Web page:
After the Cavaliers’ opening round seven-game bout against the Pacers, Hood played sparingly in the rest of the 2018 postseason. His final numbers for the playoffs included him having almost as many DNP-CDs (Did Not Play-Coach’s Decision) at five as points per game (5.4). What’s more, he made just four of his 24 three-point attempts (16.7 percent) in the postseason.
Hood also caused a bit of controversy when, in Game 4 against the Toronto Raptors with the outcome already decided, he reportedly refused to check into the contest during garbage time.
Due to all of the aforementioned factors, it would seem to be a lock that Cleveland would want to move on from the fourth-year pro. But apparently, according to Hood at least, that’s not the case (via Vice Sports):
“Hood: Obviously their number one priority is LeBron and seeing what he’s gonna do. I think they do want me in their future. They’ve told me that. But obviously the money has to be worked out and so I really don’t know exactly what has to happen. But for me it’s just about doing what’s best for me and my family. I think Cleveland is going to do what’s best for that organization, and LeBron is going to do what’s best for him, and everybody can respect that.”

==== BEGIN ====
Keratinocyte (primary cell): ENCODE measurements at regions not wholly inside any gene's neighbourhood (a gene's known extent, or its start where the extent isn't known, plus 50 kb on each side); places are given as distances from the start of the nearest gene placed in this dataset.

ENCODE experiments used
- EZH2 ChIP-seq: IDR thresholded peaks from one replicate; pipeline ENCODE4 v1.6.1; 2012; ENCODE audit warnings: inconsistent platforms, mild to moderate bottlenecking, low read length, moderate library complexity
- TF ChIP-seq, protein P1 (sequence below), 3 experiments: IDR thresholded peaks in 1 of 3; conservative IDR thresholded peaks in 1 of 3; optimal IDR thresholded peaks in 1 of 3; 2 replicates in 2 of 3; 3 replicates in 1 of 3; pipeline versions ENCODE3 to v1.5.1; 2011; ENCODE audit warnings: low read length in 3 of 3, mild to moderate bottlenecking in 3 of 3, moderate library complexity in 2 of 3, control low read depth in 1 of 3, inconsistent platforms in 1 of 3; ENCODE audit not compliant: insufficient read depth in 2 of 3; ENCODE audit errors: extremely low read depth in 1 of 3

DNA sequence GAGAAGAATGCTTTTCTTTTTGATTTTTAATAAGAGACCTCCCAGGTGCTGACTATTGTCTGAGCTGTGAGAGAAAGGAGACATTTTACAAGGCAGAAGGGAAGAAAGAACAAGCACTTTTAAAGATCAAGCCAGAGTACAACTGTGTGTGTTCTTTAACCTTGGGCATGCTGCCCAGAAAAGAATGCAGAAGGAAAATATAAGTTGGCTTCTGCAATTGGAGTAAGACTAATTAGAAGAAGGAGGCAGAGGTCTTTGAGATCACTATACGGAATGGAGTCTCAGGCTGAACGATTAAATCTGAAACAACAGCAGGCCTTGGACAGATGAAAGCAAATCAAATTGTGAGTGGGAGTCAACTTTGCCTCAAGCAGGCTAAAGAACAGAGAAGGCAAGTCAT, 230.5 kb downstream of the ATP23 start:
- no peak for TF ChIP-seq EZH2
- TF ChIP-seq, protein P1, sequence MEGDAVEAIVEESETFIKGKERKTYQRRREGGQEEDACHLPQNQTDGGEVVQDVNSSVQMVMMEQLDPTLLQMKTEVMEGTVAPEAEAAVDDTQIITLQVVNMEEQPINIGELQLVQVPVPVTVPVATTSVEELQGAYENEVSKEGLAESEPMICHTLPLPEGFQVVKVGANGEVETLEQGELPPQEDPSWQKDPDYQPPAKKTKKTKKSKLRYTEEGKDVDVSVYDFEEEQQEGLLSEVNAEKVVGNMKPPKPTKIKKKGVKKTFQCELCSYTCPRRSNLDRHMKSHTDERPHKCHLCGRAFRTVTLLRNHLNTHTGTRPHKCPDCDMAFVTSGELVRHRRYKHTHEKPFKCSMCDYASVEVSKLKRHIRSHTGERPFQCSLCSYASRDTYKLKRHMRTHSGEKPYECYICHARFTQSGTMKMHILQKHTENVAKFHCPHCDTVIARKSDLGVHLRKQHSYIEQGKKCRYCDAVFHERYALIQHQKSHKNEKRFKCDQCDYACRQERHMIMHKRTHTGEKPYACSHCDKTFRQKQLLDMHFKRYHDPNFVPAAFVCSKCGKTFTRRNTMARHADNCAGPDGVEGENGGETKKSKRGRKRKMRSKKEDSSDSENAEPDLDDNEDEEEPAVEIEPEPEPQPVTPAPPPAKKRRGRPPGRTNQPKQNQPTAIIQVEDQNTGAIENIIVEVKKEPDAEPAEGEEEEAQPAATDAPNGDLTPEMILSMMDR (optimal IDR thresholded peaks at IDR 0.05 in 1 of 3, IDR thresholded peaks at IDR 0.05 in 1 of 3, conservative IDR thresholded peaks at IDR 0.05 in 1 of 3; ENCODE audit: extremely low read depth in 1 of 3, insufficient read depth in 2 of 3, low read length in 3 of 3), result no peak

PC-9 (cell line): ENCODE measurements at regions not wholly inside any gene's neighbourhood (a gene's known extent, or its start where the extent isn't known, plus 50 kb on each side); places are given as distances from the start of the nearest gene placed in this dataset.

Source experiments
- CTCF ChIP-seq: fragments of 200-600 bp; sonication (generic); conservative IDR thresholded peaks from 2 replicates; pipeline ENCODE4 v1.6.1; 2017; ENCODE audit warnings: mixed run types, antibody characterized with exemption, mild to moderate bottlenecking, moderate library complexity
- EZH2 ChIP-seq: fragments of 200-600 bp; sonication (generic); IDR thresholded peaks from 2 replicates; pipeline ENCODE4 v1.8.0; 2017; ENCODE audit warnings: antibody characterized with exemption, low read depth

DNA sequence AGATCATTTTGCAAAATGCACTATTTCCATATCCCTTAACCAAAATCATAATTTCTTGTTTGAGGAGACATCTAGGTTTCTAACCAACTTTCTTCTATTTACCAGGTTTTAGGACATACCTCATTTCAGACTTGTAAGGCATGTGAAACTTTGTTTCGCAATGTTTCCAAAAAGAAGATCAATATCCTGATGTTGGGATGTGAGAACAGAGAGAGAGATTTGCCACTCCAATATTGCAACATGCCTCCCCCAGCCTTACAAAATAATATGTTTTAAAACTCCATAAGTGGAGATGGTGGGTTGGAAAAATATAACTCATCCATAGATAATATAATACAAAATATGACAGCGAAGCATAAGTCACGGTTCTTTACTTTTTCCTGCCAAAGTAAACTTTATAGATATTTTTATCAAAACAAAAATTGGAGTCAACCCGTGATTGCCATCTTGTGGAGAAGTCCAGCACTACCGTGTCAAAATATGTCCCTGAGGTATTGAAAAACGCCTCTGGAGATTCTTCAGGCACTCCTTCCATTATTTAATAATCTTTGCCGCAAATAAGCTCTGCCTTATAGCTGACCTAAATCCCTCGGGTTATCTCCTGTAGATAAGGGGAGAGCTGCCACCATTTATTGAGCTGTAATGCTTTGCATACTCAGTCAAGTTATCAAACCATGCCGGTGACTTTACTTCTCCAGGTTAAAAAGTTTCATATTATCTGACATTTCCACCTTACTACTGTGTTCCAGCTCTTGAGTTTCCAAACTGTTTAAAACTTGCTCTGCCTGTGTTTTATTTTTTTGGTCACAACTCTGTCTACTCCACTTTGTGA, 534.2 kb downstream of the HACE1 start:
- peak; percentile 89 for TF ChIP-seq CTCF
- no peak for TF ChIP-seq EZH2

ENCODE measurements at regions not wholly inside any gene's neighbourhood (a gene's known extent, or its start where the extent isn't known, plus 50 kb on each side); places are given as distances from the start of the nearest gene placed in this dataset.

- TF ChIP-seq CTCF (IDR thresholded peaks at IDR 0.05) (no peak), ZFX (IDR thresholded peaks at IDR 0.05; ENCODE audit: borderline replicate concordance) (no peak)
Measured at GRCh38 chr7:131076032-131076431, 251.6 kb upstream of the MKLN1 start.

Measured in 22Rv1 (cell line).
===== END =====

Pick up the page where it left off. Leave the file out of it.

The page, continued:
Regardless of what the team told him, at the moment it’s hard to envision the Cavs tying themselves down to Hood for the long haul. The best he can hope for is they give him another year to sort things out and prove he can be a worthwhile building block.
In fact, it wouldn’t be shocking in the slightest to see Hood draw a lack of interest this offseason and be forced to accept his qualifying offer for 2018-19, worth “just” $3.5 million, which would then, in turn, make him an unrestricted free agent in 2019. The money wouldn’t be great, but at least that route would give him the chance to prove he hasn’t completely lost his early 2017-18 form while playing for an elite team (if LeBron stays), as well as the ability to test the market again in a year, when more teams are projected to have money to spend.
You can follow Frank Urbina on Twitter @FrankUrbina_.
HoopsHype’s Alberto de Roa contributed to this article.